Hospital care and medical costs can be expensive, especially for adults. Our seniors are more at risk of certain health conditions; thus, an increasing number of older adults are getting admitted every year. To make it worse, readmission to hospitals is growing significantly and has become a healthcare problem. Millions of patients are expected to return to the hospital after a month of being discharged.
Getting out of the hospital is a good thing. It means the patient is getting better and hospital bills will stop, but did you know that hospital readmission rates for elderly patients are higher? Readmission of patients may either return to the same hospital or a different hospital. When this happens, it can be stressful both for the patient and their family. It can also take a huge toll on the patient’s overall health. The more time a patient spends in a hospital, the more likely they are to get stressed or develop serious illnesses that can put their lives at risk.
That is why it is essential to reduce hospital readmission. Taking steps to ensure the patients don’t get admitted again is important because it protects you from potential health care bills and keeps those vulnerable members of the family safe from other health risks. Here are some steps on ensuring a successful transition to home can reduce hospital readmission in older adults.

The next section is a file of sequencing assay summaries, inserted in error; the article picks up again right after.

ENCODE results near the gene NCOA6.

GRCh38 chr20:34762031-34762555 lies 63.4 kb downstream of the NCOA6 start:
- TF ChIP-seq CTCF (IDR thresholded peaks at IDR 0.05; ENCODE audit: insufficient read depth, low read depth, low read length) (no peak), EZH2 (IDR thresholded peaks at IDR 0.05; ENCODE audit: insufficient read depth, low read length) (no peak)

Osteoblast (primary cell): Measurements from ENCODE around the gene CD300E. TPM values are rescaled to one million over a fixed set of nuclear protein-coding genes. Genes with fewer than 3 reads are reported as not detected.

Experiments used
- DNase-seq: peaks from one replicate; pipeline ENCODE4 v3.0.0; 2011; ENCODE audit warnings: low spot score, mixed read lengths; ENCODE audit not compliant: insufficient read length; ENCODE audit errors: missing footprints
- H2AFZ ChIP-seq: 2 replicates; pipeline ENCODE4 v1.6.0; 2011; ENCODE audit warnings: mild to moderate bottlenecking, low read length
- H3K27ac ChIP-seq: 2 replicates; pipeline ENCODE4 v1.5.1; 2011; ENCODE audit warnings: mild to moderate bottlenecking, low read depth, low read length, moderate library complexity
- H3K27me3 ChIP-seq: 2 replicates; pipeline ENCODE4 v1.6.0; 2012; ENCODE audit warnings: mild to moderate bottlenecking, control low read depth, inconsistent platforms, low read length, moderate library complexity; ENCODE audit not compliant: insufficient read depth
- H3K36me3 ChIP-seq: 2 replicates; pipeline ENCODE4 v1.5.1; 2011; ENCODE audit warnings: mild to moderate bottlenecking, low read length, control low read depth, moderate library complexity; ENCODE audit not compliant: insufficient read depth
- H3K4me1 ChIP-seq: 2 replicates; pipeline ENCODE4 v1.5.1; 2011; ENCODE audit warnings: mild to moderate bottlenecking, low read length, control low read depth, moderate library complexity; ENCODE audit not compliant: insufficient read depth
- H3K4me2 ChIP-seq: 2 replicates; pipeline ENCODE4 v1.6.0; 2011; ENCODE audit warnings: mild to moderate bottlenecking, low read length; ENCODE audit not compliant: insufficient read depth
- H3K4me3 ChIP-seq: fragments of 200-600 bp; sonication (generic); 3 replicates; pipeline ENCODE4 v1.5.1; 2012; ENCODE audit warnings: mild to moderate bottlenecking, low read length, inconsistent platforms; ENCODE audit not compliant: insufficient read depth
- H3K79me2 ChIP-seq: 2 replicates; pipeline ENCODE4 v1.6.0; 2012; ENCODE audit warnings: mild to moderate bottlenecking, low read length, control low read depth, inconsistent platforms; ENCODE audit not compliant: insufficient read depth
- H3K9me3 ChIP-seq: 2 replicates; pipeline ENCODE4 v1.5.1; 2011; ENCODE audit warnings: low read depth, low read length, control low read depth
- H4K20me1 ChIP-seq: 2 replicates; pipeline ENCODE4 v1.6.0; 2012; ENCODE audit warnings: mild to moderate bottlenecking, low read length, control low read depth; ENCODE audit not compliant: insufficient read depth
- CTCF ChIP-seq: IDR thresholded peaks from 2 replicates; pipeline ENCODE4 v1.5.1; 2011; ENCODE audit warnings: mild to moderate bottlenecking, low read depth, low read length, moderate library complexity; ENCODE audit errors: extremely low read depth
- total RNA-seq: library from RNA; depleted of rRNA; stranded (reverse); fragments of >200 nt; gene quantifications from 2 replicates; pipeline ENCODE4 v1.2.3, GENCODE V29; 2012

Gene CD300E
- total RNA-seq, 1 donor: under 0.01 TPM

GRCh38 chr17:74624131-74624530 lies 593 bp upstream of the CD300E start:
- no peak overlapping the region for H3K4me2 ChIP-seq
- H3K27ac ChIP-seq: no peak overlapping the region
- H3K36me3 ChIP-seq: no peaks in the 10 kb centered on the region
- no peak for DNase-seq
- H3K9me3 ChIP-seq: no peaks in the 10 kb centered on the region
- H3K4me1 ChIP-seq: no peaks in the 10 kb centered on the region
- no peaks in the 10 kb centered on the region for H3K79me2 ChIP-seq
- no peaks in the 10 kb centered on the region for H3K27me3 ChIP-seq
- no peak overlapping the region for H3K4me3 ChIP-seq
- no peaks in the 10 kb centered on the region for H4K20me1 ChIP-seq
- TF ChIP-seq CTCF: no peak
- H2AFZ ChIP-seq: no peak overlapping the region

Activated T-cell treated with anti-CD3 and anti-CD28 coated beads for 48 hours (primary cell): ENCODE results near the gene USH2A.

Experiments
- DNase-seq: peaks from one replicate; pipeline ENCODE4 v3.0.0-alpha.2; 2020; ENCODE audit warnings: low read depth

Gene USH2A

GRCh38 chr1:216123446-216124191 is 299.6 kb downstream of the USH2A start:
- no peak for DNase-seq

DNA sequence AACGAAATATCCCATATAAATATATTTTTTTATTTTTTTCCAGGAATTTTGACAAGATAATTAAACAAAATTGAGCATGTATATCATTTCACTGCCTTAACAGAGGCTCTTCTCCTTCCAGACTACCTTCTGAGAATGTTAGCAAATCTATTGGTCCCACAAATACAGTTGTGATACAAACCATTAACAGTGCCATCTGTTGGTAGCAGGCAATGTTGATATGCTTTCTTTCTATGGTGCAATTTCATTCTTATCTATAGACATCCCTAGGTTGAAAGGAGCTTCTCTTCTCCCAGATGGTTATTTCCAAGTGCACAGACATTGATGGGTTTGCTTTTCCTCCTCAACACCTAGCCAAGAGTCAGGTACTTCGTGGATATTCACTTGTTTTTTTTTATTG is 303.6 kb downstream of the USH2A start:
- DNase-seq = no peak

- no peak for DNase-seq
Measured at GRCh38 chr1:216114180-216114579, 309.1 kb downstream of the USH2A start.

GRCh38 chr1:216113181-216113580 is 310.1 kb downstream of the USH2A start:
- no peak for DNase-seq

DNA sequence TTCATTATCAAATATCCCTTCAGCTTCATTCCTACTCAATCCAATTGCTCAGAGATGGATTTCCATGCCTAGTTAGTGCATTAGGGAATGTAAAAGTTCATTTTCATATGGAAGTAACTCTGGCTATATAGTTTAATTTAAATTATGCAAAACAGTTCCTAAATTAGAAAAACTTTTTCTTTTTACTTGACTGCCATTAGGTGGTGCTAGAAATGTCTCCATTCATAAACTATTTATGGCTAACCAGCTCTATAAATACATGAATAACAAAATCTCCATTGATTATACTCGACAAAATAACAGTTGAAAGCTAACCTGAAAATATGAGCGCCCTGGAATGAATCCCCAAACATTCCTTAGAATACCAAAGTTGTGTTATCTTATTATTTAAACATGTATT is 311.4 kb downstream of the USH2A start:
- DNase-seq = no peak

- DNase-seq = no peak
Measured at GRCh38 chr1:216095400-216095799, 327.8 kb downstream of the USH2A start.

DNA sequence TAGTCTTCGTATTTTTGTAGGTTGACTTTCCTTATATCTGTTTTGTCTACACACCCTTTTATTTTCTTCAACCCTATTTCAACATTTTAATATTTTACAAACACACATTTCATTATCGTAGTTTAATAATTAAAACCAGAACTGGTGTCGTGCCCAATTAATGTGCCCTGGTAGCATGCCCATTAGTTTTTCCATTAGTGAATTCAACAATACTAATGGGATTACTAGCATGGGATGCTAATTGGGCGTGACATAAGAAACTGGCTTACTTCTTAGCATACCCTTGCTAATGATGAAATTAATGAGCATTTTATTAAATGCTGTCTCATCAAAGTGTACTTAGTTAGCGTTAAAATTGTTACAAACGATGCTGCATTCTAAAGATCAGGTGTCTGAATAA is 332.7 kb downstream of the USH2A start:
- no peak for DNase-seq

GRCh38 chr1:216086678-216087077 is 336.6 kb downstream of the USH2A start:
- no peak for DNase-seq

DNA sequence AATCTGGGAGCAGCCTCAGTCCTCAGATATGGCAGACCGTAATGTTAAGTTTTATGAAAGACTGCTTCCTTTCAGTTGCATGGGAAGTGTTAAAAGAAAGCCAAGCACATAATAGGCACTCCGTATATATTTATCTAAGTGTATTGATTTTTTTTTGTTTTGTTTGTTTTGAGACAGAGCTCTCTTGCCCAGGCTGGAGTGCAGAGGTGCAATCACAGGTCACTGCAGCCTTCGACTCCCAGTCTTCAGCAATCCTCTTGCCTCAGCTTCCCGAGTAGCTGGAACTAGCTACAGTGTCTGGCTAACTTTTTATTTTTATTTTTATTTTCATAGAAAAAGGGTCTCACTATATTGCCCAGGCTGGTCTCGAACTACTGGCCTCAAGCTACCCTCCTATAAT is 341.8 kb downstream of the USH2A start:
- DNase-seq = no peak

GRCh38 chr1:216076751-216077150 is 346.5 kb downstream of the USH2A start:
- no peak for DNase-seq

- Use the technology
When a patient gets out from the hospital, mobile and in-home devices can be used at home to monitor their health. Technology isn’t just for surfing the internet but can also monitor, assist and promote patient care and engagement when at home.
- Communication is the key
Before a patient is sent home for recovery, it is important to ask the doctor for home care needs, recommendations, the activity allowed and the possibility of hiring some help. It is always a good idea to ask questions.
- Be careful with medication
Medication errors can be common at home and are common reasons patients are being sent back to the hospital. Make sure to ask for a detailed and written medication chart for the patient and ensure that he/she will receive the correct medication properly.
- Schedule a follow-up
Getting out of the hospital doesn’t mean the patient is fully recovered. Before leaving, schedule a follow-up checkup with the patient’s doctor after 10 days. Doing so can prevent possible complications that may lead to readmission.
- Healthy lifestyle
Fill your fridge or pantry with healthy food such as fruits and vegetables or food that is tailored to the patient’s discharge plan. Also, consider exercising as part of the patient’s daily activity.
Hospital readmission can be prevented, especially if you follow these important steps. Using these steps can reduce unnecessary hospital readmission in older adults and help them recover at the comfort of their own home.
For those with complex medical needs and who require additional instruction or teaching on these items, skilled home healthcare can be the key to successful transition home, and preventing rehospitalization.